1 Thessalonians 4:11 "And that ye study to be quiet, and to do your own business, and to work with your own hands, as we commanded you;"

“Study” literally means “aspire” or “determine.”

“To be quiet”: This refers to one who does not present social problems or generate conflict among those people in his life, but whose soul rests easy even in the midst of difficulty (1 Peter 3:4). Paul later deals with those who did not “attend to their own business” at Thessalonica (2 Thess. 3: 6-15).

“Work with your own hands”: This and 2 Thessalonians 3:11 suggest that some believers had abandoned their occupations, believing Christ’s second coming was near at hand. Greek culture looked down on manual labor but Paul exalts it.

We are seeing in this a description of the character traits that will follow those who are believers in Christ.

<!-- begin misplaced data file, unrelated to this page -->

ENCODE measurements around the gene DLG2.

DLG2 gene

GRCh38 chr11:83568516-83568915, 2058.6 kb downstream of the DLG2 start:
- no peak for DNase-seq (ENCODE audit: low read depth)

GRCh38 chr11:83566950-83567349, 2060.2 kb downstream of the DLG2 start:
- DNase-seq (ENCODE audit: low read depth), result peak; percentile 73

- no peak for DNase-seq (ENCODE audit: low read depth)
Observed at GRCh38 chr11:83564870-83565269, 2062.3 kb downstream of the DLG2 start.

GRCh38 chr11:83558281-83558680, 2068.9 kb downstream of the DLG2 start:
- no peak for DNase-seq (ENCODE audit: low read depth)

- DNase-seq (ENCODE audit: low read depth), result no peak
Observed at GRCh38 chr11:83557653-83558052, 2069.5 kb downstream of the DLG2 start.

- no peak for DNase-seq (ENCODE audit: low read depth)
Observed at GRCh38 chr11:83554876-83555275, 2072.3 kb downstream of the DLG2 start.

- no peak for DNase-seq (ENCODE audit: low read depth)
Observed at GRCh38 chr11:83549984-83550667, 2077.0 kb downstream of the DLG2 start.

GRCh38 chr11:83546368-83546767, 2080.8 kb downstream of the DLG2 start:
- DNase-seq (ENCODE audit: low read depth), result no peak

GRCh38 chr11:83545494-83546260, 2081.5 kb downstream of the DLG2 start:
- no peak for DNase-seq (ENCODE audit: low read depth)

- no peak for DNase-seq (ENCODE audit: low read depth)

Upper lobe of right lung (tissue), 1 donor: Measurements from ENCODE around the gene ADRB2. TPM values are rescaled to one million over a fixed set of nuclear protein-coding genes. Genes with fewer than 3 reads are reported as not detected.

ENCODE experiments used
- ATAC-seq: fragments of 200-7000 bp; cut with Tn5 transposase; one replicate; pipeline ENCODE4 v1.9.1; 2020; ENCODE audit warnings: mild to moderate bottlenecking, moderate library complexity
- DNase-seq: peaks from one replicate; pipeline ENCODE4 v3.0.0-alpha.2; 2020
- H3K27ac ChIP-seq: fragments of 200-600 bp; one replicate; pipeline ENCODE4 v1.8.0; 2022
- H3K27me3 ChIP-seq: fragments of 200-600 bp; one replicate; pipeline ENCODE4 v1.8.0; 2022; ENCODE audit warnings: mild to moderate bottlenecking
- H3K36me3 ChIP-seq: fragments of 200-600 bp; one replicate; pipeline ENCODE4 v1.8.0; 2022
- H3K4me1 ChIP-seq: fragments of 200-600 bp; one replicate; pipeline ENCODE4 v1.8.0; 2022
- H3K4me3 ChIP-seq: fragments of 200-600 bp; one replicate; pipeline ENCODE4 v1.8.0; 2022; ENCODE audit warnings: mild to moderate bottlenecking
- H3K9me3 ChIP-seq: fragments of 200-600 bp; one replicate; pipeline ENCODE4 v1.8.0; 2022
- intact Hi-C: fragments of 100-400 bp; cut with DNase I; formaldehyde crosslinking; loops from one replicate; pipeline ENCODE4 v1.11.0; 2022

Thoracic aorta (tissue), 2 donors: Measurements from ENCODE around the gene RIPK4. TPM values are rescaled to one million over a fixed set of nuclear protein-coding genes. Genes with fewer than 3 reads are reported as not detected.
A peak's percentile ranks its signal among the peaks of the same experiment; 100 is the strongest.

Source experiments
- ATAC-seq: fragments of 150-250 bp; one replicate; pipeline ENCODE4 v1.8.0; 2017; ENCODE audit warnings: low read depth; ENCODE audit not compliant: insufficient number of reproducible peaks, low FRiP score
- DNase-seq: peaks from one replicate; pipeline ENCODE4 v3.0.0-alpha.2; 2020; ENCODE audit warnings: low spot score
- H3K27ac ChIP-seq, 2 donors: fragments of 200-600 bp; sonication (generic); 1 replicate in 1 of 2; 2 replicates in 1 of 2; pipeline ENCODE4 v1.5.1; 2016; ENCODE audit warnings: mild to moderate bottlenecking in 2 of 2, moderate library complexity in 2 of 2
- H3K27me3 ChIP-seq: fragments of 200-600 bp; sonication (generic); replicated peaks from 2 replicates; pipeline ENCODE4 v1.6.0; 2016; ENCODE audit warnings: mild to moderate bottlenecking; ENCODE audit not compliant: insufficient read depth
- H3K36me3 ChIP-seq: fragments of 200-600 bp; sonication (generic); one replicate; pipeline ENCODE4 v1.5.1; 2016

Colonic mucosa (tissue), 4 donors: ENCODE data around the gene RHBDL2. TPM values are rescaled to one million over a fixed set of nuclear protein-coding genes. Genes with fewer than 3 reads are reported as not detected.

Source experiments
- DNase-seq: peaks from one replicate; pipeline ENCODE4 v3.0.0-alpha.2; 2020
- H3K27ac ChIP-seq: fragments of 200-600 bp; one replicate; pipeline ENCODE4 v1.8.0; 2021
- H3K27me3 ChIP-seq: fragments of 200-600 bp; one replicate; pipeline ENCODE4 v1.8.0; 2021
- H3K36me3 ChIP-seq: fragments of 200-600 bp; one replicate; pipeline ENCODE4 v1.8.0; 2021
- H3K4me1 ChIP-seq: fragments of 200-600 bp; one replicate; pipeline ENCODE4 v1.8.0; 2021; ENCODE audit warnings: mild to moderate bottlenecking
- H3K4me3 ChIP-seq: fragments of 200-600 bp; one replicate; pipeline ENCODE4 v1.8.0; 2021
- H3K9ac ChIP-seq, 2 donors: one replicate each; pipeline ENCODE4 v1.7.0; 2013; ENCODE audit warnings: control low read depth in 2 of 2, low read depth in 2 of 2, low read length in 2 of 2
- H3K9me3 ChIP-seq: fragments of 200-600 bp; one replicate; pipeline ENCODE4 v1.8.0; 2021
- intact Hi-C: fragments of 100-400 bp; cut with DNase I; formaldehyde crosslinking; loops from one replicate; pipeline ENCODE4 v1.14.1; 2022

Proverbs 9:13 "A foolish woman [is] clamorous: [she is] simple, and knoweth nothing."

It is impossible to learn if you are talking all the time. Be a good listener and thereby show that you are wise in the Lord. We should never take on someone else's work to do. We should be doing (to the best of our ability) the job that God has called us to do. I, for one, want to be found working when the Lord comes to get me.

God has a job for each of us to do. It is not the same job as someone else. It is unique in the fact that you are the only one called to do that specific job. Find out what the will of God is for your life and get busy doing it.

1 Thessalonians 4:12 "That ye may walk honestly toward them that are without, and [that] ye may have lack of nothing."

“Them that are without”: Non-Christians are in view here (1 Cor. 5:2; Col. 4:5; 1 Tim. 3:7).

“Lack of nothing”: The biblical means of supplying one’s needs is to work. Verses 11 and 12 are important for the Christian work ethic.

The only contact that some people have with God is, the God they see operating in your life. You are a living witness by the way you conduct your life. If you live Christ-like before them, they see Christ in your walk. If you walk the worldly life, you lead them to destruction.